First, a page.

How Afghans became second-class asylum seekers

Afghans protest at a refugee camp in Athens in early February. Orestis Panagiotou/EPA

When it comes to being a refugee, your nationality really matters. Syrian asylum seekers are routinely prioritised over Afghan ones in what has become a deadly and dangerous hierarchy for Afghans seeking sanctuary in the West.

I have witnessed this at first hand in interviews for my ongoing research on asylum policy. An executive officer at the Swedish Board of Migration told me that Syrian asylum applications, unlike Afghan ones, are “easier” to process, which explains why the asylum process is much longer for Afghans than it is for Syrians. That same officer indicated that the Swedish government asked the Board of Migration to prioritise “easy” cases. A source familiar with American refugee policy also explained to me that “the US chooses Syrians and Iraqis over Afghans”.

In 2015, there were 2.7m Afghan refugees, the world’s second largest group after Syrians. Numbering 62,100 in 2016 in Europe, Afghans were also the second largest group of asylum seekers.

European migration agencies produce legally authoritative country guidance reports that assess the level of violence in a country. For the past decade or so these reports have consistently portrayed either all or some provinces of Afghanistan as “safe”. That assessment justifies deportations of Afghans, since internal migration to these “safe provinces” removes the threat of violence or persecution.

The insidious implication here is that many Afghans are not forced to leave their homes but are rather voluntary migrants. Yet while migration agencies make these assessments, foreign ministries of countries such as Sweden and the US deem all provinces of Afghanistan to be unsafe. These travel warnings are meant to guide citizens of Sweden and the US who are considering travelling to Afghanistan.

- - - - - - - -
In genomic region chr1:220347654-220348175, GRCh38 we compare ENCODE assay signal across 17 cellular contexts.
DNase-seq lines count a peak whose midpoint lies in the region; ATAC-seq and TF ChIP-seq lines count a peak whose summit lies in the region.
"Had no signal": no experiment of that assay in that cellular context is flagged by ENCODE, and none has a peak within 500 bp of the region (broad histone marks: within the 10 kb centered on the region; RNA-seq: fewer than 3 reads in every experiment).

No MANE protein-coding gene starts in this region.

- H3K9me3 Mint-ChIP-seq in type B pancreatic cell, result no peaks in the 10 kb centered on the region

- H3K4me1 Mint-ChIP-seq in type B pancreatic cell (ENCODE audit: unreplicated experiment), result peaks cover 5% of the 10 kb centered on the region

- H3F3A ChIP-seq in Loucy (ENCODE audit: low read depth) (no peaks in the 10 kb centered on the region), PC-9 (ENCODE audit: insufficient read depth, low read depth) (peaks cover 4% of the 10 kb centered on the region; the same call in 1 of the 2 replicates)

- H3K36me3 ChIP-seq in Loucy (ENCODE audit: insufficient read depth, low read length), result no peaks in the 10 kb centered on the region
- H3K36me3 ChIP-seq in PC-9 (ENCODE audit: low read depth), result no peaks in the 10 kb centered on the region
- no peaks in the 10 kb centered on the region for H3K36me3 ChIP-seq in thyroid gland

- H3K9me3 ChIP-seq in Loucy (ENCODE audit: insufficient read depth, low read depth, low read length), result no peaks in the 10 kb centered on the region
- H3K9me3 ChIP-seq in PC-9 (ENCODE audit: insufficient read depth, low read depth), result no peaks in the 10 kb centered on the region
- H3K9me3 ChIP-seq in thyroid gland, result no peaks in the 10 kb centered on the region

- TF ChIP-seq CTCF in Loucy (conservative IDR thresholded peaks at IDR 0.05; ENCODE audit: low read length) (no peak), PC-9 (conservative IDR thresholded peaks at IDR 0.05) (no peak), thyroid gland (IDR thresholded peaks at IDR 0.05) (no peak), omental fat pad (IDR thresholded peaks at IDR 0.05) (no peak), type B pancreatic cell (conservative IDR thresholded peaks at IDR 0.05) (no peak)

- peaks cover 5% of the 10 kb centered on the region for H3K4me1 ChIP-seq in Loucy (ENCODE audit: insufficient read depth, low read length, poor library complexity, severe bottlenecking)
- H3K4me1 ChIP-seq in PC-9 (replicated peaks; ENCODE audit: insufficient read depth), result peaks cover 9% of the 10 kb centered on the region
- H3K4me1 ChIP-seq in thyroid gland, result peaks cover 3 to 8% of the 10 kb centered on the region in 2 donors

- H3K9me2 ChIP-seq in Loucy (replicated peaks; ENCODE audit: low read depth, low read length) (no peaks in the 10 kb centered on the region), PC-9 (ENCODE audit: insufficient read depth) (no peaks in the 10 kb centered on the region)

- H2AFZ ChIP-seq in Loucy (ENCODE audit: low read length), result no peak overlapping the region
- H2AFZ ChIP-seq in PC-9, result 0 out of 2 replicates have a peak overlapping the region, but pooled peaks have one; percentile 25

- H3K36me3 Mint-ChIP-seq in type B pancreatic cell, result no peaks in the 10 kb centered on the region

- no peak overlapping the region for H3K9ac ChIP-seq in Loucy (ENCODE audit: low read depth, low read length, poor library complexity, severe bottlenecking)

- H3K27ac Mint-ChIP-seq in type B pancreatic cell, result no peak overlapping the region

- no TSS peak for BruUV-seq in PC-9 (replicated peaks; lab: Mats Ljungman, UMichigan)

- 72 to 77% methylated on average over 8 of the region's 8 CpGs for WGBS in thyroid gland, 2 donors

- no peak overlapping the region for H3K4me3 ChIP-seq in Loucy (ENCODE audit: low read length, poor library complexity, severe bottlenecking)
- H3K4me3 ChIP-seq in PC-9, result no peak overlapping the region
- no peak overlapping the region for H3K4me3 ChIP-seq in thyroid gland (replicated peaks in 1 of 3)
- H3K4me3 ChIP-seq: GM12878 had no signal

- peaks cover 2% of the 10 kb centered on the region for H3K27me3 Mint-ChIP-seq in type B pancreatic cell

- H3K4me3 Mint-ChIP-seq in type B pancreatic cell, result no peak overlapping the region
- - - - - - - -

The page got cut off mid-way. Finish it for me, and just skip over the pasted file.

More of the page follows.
With double standards such as these it is no wonder that Afghan asylum seekers are seeing low approval rates and increasing deportation rates. In Sweden, for example, only a quarter of adult Afghan asylum seekers, and half of unaccompanied minors, were granted asylum in the first seven months of 2016. From 2012 to 2014 the number of Afghans granted asylum in the US was below 500 a year.

What are Afghans fleeing from?

Since 1979, Afghanistan has ranked between four and five out of five on the political terror scale, a measurement developed by political scientist Mark Gibney. Level five is the highest, interpreted as a condition where: “Terror has expanded to the whole population.” The mass flight of Afghans from their homes has occurred in the context of human rights abuses on a massive scale.

We are a long way from the Cold War-era when Afghan asylum seekers in the West were welcomed as heroes of anti-communism. The prospects of Afghan asylum seekers have worsened since 9/11. Since then, the number of Afghan asylum seekers to the US has drastically dropped as a result of policies influenced by the War on Terror which mistrust refugees from many Muslim countries.

But just like their Cold War counterparts, national asylum policies today differentiate Afghans based on group preferences and political agendas. A state will give a national or sub-national group preferential treatment if it serves the interests of its foreign policy. In the 1980s, Afghan asylum seekers in the US obtained asylum more easily than other groups facing comparable persecution because they discredited communism. Today, they have a harder time than other groups fleeing from similar circumstances because they are associated with Islamist terrorism.